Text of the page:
Hmmm

State work­ers who smoke will pay more for insurance

I’m utter­ly anti-smok­ing, although I fig­ure peo­ple have a right to do what they want when it does­n’t affect oth­ers. This, how­ev­er, alarms me as a trend.

Note—it’s group insur­ance, not indi­vid­ual. The fund in ques­tion is self-insured, so under­writ­ing isn’t nec­es­sar­i­ly going to be the same. How­ev­er, group insur­ance is under­writ­ten based on the whole group, rather than individuals.

I’ve been the man­ag­er of a self-insured health insur­ance fund. I could not begin to imag­ine charg­ing dif­fer­ent pre­mi­ums based on some demo­graph­ic, even smoking.

The next group to pay high­er pre­mi­ums will be fat peo­ple, as they are pre­sumed to have high­er health care costs. Then? Peo­ple who don’t exer­cise, maybe? Any­one with a his­to­ry of health prob­lems? Queer peo­ple, assum­ing that they’re at high­er risk of HIV infec­tion? Will they do tox screens for drug use?

At least the cur­rent deci­sion is based on per­son­al behav­ior, rather than some­thing that is inher­ent to the individual. 

Fat, though, is often pre­sumed to sole­ly be a result of behav­ior, when that isn’t always the case.1I’m not here to edu­cate you about size accep­tance, so don’t go there in the com­ments. There are plen­ty of sites that are far bet­ter suit­ed for that, and I urge you to check them out if you assume that fat is always due to per­son­al choic­es or that all fat peo­ple are unhealthy. There may be a genet­ic pre­dis­po­si­tion to being large. There may be health prob­lems (PCOS, thy­roid imbal­ances, etc.) that cause weight gain. There may be weight gain as a side effect of med­ica­tions.2As an exam­ple, I gained more than 50 lbs. in under a year while tak­ing the most effec­tive anti­de­pres­sant I’ve ever been on. Seri­ous weight gain is a known side effect of that drug. Despite its effi­ca­cy, I refused to take it any­more because I could­n’t stand the weight gain.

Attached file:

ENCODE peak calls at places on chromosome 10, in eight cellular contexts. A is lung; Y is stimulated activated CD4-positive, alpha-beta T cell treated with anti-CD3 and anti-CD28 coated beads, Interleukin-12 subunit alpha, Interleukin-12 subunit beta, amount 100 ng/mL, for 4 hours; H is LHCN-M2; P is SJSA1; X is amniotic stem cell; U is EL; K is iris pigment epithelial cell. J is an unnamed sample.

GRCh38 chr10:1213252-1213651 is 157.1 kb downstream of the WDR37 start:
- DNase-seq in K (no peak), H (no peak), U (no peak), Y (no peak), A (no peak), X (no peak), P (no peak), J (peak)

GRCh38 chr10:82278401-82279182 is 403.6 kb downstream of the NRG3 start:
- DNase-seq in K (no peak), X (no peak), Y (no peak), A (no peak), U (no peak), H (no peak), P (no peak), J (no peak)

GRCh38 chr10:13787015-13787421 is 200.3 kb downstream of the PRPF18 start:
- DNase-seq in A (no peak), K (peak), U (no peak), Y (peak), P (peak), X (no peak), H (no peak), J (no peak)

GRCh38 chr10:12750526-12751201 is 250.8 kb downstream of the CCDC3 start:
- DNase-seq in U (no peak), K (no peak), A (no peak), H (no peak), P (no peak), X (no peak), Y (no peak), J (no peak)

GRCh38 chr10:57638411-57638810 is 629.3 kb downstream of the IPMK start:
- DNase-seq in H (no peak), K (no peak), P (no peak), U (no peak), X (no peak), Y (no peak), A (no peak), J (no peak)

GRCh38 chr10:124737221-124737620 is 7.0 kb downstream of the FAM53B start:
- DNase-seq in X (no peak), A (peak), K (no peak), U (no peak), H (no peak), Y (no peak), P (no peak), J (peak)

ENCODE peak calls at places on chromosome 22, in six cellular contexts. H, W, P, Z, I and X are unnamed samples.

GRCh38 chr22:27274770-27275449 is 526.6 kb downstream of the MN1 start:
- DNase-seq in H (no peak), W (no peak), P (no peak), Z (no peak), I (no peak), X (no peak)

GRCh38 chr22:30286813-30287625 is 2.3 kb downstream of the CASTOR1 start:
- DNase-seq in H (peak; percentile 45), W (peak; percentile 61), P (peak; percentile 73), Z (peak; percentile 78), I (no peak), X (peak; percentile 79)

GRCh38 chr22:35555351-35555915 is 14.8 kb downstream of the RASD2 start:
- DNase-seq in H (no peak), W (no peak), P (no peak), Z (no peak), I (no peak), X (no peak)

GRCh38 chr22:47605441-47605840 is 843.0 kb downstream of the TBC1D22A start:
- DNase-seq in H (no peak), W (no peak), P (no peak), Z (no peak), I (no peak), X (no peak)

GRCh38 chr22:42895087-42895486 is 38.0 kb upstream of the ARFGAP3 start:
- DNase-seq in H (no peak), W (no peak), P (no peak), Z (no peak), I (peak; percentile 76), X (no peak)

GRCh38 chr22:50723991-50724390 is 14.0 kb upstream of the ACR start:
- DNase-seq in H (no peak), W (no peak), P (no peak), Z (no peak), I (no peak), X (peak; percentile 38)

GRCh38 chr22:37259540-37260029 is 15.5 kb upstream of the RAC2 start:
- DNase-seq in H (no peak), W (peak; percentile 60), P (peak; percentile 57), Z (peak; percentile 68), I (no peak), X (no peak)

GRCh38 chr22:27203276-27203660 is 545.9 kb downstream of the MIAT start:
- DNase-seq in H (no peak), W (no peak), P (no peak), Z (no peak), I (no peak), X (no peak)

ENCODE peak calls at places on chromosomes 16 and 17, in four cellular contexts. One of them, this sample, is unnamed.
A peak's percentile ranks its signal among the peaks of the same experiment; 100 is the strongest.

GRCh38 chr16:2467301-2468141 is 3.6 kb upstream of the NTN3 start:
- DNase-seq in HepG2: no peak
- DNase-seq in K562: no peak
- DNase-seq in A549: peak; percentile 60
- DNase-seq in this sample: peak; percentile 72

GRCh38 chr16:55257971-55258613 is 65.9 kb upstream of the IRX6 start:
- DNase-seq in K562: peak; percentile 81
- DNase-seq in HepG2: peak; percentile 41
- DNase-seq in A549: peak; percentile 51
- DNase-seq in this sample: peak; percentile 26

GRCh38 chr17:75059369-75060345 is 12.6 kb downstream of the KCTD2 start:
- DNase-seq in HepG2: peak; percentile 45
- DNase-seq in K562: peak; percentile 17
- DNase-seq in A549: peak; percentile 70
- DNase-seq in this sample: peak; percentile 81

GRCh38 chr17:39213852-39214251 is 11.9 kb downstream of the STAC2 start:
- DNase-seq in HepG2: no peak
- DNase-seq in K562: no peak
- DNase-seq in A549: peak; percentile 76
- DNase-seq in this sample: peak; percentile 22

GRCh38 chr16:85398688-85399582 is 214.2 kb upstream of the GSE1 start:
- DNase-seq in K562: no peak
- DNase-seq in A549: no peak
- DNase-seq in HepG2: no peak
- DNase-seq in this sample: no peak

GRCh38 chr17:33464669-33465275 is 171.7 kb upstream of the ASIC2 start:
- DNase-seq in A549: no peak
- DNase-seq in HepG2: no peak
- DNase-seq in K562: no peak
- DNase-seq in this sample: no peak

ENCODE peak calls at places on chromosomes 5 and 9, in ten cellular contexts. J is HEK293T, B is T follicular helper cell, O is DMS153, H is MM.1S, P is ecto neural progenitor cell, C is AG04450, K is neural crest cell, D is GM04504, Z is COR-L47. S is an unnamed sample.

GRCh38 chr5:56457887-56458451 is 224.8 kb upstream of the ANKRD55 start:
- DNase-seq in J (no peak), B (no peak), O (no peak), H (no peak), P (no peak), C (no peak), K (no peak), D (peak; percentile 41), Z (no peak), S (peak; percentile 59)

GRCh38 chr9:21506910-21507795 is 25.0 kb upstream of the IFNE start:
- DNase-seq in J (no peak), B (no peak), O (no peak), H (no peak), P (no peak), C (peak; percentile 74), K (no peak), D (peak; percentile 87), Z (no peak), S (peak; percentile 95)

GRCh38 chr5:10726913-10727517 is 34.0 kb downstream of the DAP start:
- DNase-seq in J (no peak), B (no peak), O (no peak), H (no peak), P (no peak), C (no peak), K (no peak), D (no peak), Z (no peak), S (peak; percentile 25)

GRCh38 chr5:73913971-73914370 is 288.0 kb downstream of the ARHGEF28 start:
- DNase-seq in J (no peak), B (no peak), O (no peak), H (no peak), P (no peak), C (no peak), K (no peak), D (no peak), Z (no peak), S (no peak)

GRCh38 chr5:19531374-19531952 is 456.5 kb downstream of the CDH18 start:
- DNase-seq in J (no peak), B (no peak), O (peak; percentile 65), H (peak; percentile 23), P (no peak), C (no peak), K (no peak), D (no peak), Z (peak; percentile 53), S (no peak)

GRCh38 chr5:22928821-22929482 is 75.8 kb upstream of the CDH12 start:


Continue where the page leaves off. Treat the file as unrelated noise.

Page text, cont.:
If BMI were used (as it almost cer­tain­ly would be), we’d see many peo­ple who aren’t fat clas­si­fied as obese. For instance, a recent analy­sis showed that most of the play­ers in the NFL, based on their BMIs, are “obese”—some even “mor­bid­ly obese.”

Part of my con­cern is based on anoth­er sto­ry try­ing to jus­ti­fy low­er pay for fat peo­ple. There’s dis­cus­sion of that sto­ry at Big Fat Blog.

Cyn is a proud Mommy & Mémé, professional geek, avid reader, fledgling coder, enthusiastic gamer (TTRPGs), occasional singer, and devoted stitcher.
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